2013 Person of the Year: Michael Hubbard

01/02/2014 5:00 PM |
BARBARAELLEN KOCH FILE PHOTO | Michael Hubbard, now being cared for in the Skilled Living Center at PBMC, being visited by Riverhead High School student and Interact Club member Spencer Shea.

BARBARAELLEN KOCH FILE PHOTO | Michael Hubbard, now being cared for in the Skilled Living Center at PBMC, being visited by Riverhead High School student and Interact Club member Spencer Shea.

Nearly three years ago, Riverhead teenager Michael Hubbard was left fighting for his life.

The boy was seriously burned in a gel candle explosion while helping to set up a family member’s wedding celebration. Despite setbacks and several close calls, Michael survived the life-threatening injuries he suffered that May afternoon and is still in the long process of recuperating.

But the Riverhead teen has done much more than persevere.

He’s been an inspiration to thousands in his hometown, who have united behind him. His struggles have motivated classmates, neighbors and even total strangers to band together.

Those bonds have extended beyond the teen himself to various charitable causes across town, including widespread support for a group home on Sound Avenue for traumatic brain injury survivors.

Through it all, Michael has brought out the best of Riverhead. Because of his inspirational, tenacious and contagious spirit, he is the News-Review’s 2013 Person of the Year.

Michael’s life changed May 28, 2011, when the then 14-year-old Riverhead High School freshman was helping family members set up a wedding celebration at his aunt’s home on Rabbit Run. Michael was refueling a citronella-scented gel candle, not knowing it had already been lit; the flame, family members later said, was invisible.

COURTESY PHOTO | Michael Hubbard, in a photo taken prior to a May 2011 accident which severely injured the 14-year-old.

COURTESY PHOTO | Michael Hubbard, in a photo taken prior to a May 2011 accident which severely injured the 14-year-old.

The candle, and the bottle of FireGel-brand fuel in his hand, exploded, splashing him with burning jelly. He was critically burned, damaging over 40 percent of his body. His mother, Nancy Reyer, was also burned trying to save her son.

Michael was rushed to Stony Brook University Hospital and placed into a medically induced coma. A week later, he suffered cardiac arrest, causing brain damage, kidney failure and lung distress. Doctors were able to revive him, however, and Michael slowly improved.

He was later transferred for further treatment at Blythedale Children’s Hospital in Westchester County, where he began the long, slow path to recovery — a path the teen is still on.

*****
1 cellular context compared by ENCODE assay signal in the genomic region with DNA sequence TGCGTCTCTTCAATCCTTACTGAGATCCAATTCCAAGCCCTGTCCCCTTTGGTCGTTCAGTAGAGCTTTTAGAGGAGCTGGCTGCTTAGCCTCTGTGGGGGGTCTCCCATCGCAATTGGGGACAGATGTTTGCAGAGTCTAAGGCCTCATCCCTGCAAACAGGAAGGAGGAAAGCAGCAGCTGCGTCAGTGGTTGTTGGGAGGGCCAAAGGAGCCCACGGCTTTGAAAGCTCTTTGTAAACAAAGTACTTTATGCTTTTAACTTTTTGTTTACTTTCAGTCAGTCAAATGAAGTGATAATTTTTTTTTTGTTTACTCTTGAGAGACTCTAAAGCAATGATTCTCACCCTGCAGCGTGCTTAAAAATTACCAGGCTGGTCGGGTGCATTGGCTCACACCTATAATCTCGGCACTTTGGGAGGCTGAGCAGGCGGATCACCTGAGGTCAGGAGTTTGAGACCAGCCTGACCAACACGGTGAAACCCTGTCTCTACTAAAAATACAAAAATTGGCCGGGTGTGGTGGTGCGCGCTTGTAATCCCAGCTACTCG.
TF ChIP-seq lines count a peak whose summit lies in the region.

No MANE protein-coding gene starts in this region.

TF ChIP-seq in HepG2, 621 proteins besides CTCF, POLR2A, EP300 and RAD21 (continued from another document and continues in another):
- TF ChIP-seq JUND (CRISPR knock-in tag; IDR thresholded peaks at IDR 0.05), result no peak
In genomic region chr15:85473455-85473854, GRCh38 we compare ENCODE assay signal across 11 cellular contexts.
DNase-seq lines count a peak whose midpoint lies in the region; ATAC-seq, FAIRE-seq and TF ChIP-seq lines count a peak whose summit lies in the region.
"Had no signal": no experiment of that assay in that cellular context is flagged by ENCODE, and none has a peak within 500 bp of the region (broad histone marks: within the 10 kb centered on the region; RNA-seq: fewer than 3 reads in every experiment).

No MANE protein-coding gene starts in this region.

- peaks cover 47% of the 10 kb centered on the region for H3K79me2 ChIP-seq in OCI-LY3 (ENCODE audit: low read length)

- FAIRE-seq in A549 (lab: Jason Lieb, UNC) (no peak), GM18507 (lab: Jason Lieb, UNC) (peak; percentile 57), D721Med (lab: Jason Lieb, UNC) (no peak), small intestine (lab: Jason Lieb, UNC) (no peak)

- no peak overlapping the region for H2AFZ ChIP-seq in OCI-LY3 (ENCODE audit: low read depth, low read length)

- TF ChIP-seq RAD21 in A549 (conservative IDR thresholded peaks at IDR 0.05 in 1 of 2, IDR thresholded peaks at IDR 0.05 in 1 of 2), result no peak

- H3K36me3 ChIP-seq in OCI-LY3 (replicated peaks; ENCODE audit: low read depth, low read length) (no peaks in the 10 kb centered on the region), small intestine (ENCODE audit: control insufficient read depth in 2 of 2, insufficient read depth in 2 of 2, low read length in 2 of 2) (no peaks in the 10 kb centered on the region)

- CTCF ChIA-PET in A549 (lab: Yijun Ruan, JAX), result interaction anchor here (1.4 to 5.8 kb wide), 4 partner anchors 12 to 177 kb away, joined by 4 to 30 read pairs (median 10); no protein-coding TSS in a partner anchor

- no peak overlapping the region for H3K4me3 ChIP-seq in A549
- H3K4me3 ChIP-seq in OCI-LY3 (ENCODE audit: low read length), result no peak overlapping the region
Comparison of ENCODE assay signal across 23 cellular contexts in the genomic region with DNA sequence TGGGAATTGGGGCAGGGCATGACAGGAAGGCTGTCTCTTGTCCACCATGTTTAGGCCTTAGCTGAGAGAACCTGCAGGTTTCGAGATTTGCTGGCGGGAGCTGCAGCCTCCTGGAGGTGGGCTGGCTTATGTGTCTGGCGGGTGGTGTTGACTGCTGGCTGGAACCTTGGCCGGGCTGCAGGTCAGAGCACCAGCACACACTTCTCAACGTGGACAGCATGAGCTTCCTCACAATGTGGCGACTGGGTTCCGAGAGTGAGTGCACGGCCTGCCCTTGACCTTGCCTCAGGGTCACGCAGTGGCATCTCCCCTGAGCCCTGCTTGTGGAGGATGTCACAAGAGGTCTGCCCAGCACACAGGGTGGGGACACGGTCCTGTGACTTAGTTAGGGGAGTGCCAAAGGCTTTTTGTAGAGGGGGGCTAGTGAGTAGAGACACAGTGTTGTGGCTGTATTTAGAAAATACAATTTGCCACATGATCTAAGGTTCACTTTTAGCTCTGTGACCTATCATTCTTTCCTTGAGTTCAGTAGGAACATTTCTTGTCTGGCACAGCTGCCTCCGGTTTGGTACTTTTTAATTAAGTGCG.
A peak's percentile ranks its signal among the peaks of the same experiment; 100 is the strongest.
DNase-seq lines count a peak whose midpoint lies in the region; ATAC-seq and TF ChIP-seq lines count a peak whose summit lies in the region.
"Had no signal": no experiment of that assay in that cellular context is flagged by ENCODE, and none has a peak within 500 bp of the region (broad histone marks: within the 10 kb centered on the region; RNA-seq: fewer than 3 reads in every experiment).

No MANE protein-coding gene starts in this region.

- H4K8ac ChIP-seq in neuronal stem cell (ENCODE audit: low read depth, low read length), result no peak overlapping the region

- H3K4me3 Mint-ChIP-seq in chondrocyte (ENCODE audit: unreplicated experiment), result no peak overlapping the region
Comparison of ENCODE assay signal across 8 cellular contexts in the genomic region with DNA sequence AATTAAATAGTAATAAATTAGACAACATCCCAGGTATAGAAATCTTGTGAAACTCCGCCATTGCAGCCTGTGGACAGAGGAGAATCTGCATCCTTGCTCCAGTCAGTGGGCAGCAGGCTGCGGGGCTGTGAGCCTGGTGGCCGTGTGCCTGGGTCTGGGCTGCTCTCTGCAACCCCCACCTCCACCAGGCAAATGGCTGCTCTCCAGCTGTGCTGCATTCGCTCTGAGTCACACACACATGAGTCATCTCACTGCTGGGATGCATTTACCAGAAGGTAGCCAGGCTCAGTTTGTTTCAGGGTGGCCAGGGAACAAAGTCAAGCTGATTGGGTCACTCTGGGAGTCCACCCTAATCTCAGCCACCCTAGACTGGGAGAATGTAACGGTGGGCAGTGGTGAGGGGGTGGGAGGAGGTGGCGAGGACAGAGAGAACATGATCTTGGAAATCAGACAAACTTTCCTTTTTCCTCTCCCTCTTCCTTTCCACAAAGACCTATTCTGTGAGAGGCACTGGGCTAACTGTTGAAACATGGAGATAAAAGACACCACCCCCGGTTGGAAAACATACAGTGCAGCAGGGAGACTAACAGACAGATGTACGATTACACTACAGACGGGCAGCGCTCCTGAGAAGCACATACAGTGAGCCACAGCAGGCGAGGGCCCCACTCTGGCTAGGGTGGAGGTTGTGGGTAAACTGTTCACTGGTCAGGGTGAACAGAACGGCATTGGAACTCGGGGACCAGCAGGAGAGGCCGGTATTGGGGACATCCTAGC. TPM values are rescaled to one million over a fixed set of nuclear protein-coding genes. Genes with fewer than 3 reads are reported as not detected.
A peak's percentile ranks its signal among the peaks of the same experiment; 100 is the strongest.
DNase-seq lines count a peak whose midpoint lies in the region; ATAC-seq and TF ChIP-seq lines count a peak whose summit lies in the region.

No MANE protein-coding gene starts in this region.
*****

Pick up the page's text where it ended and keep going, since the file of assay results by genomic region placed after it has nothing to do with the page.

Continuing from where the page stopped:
But while he began his rehabilitation, Michael’s story was helping to prevent further tragedies.

Media coverage of his terrible injuries, as well as those of others who were burned in gel candle explosions, helped get the product removed from store shelves.

Today, stores in Riverhead no longer sell the product. Suffolk County passed “Michael’s Law,” which banned sales of the gel in the county.

And as Michael battled for his life, the Riverhead community had his back.

“He’s just one of those kids that is always a good person and has a good heart,” said Riverhead School District Superintendent Nancy Carney. “It’s all about his smile … When anyone comes up to him and he has a smile from ear to ear, that’s all that matters.”

Numerous fundraisers — from an event at an Aquebogue vineyard to a high school “Battle of the Bands” concert — were held to help defray Michael’s medical costs and support the family.

CARINGBRIDGE.COM COURTESY PHOTO | Nancy Reyer and her son, Michael Hubbard, celebrated Mother's Day in 2012 at Blythesdale Children's Hospital.

CARINGBRIDGE.COM COURTESY PHOTO | Nancy Reyer and her son, Michael Hubbard, celebrated Mother’s Day in 2012 at Blythesdale Children’s Hospital.

When word got out that Michael Hubbard had been offered a place at Brendan House — a group home for those who suffered traumatic brain injuries and need constant medical attention — the community responded.

Operators of the nonprofit that is setting up the home, New Beginnings, said they’ve felt a wave of support for the proposed facility. Volunteers and donations poured in for the project.

“We’ve never worked with a community like Riverhead,” said group founder Allyson Scerri, adding that Michael’s mother has been a steadfast supporter of the nonprofit group.

Ms. Reyer will skydive for the first time on Michael’s birthday, Aug. 16, to continue fundraising for Brendan House.

After years of rehabilitation and progress, Michael returned home in June to the Peconic Bay Medical Center’s Skilled Nursing Facility.

“Coming to Peconic Bay Medical is nothing but a godsend,” Ms. Reyer said in November.

She said it has been difficult dealing with the reality of his persistent medical needs. Michael’s full-time home at Brendan House is still under construction while he is learning to talk again.

But the efforts of her community and his doctors help get her through the tough times, she said.

“[It’s] the greatest comfort knowing that everyone here loves him,” Ms. Reyer said.

Michael’s classmates with the Interact Club helped to decorate the common room of the facility and spent time with Michael. He was later named an honorary member with that club.

Michael is also expected to graduate from Riverhead High School this spring with an honorary diploma.

Ms. Carney said Michael is one of the community’s children, especially now, and the community won’t let him and his mother be forgotten in their time of need.

“Michael brings out the best in all of us,” Ms. Carney said.

psquire@timesreview.com